Entertainment Law – Liability Of Company Directors
The new Companies Act (Act 71 of 2008) has introduced a strict regime on all directors of companies in the execution of their duties and irrespective whether such directors are employed by a private or listed company.
The extent of the liability that a director faces is also not limited to so-called executive directors but also to non-executive directors, alternate directors, members of board and audit committees. It even extends its reach to so-called “prescribed officers” that can be grouped as senior managers and officials with defined levels of powers and functions.
As a director, you have certain duties and functions to fulfil in the process of managing and directing the company. In addition to the day to day duties and functions you have, there are more onerous and far reaching duties placed upon you in terms of the law and the Companies Act in particular. Some of these onerous duties include:
• To act strictly within the limits of your authority and in accordance with the companies’ MOI (Memorandum of Incorporation);
• Not to be a party to any act or omission with a fraudulent purpose or ‘calculated to defraud” a creditor, employee or shareholder of the company;
• You use your position as a director (and all the knowledge you have or obtain while in this position) for the benefit of the company and never for your own personal gain;
• You always vote against any proposed prohibited activity such as the issuing of unauthorised shares, payment of undeclared dividends, etc
It is a fact of life that with all the best intentions, we all make mistakes, bad make bad decisions or fail to act at times that we should have done had we applied ourselves our minds to the situation at hand. As a director of a company, such acts of life could spell disaster for you in your personal life and your financial well being.The Companies Act provides the means to hold a director personally liable in situations where the company or fellow directors/ shareholders/investors, etc have been harmed.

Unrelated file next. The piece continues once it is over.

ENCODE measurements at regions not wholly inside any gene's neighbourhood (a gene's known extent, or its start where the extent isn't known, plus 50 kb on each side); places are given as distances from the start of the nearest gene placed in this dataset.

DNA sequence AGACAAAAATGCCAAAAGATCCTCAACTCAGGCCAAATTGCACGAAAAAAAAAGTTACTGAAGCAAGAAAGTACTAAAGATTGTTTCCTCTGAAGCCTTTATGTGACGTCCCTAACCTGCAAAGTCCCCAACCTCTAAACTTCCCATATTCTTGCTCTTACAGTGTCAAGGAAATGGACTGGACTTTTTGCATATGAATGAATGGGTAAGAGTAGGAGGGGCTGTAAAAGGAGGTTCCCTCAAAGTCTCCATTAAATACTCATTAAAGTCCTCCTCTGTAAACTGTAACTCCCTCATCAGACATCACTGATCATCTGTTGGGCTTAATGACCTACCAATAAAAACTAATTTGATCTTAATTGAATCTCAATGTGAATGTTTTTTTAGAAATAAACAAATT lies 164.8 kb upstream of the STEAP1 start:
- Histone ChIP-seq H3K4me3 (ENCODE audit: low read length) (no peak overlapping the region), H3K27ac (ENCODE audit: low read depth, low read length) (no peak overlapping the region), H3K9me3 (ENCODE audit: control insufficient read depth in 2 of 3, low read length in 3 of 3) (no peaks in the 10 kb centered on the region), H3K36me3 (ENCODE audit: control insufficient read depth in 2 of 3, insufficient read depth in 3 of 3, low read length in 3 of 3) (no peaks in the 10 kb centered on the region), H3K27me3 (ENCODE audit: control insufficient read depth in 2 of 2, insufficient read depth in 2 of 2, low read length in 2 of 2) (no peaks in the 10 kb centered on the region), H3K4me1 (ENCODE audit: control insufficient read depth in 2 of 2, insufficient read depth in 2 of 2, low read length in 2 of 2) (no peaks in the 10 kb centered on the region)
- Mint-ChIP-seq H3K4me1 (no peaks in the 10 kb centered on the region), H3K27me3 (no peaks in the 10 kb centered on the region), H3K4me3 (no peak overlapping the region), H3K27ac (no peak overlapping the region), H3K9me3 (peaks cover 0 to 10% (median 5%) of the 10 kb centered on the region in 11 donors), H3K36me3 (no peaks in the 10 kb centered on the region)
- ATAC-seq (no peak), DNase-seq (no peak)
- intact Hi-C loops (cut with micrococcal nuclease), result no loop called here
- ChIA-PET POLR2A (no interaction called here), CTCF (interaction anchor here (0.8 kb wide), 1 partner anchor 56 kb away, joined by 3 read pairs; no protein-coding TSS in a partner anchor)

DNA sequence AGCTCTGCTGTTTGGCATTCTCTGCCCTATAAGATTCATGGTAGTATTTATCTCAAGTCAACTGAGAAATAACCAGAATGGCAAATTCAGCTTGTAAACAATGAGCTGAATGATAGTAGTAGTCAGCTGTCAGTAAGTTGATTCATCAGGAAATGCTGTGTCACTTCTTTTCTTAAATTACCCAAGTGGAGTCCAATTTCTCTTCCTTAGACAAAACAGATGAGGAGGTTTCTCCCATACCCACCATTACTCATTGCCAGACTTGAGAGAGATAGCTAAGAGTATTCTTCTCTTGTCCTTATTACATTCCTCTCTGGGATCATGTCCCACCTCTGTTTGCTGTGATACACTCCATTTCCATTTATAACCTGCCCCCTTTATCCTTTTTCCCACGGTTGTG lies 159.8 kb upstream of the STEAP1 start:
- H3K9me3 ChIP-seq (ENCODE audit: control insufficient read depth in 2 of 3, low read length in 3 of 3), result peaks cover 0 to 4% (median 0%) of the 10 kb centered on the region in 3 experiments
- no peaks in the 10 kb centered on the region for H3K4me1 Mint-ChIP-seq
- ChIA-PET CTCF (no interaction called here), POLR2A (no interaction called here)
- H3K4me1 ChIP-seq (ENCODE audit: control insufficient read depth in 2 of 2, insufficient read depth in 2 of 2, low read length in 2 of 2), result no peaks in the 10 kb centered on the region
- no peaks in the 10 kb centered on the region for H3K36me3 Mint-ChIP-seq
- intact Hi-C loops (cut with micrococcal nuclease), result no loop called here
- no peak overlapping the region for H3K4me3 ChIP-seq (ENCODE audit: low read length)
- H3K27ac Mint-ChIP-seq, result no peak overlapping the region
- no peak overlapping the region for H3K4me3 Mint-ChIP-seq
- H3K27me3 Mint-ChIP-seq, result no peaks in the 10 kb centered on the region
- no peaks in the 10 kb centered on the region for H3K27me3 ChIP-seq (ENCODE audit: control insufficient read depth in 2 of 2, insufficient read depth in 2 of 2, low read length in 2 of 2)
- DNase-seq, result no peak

To avoid personal liability, you must be able to show that you acted, in your capacity as a director, honestly and reasonably in the circumstances and that the decisions that you took at the time were both rational and informed. Specifically, you will need to show that:
• You took reasonable steps to become informed of the matter( you cannot plead that you did not know);
• You must show that you have complied with all obligations placed upon you in terms of the Companies Act as well as the MOI;
• That the decision you took had a rational basis for believing that such decision was in the best interest of the company.
INDEMNITY & INSURANCE
In light of the extreme nature of the potential liability you can face as a director, it is worth ensuring that you get the Company to indemnify you, as a director, against any claim made against you by any person instituting a claim. The indemnity provided to you is not automatic and must be agreed at a directors meeting and must not be prohibited by the terms and conditions of the Companies’ MOI.
Another way to protect yourself is to take out so-called “D & O Insurance” or Directors and Officers insurance. This specialised insurance provides the company with the financial backing to cover the payment of a claim in circumstances where you are sued as a director. Bear in mind, however, that if your actions as a director were fraudulent or a wilful breach of the trust placed in you by the company, such insurance will not pay out and you will bear the brunt of those payment costs.
The days of the nice title, “director”, has lost some of its shine since the introduction of the Companies Act and more especially the huge responsibility placed on the shoulders of company directors. In the long run, the hope and belief is that company directors will raise their game and ensure they act in the manner prescribed by the law and, in so doing, help eradicate the scourge of wrongful and unlawful acts against the companies they serve and the people who depend on such companies.
Think about it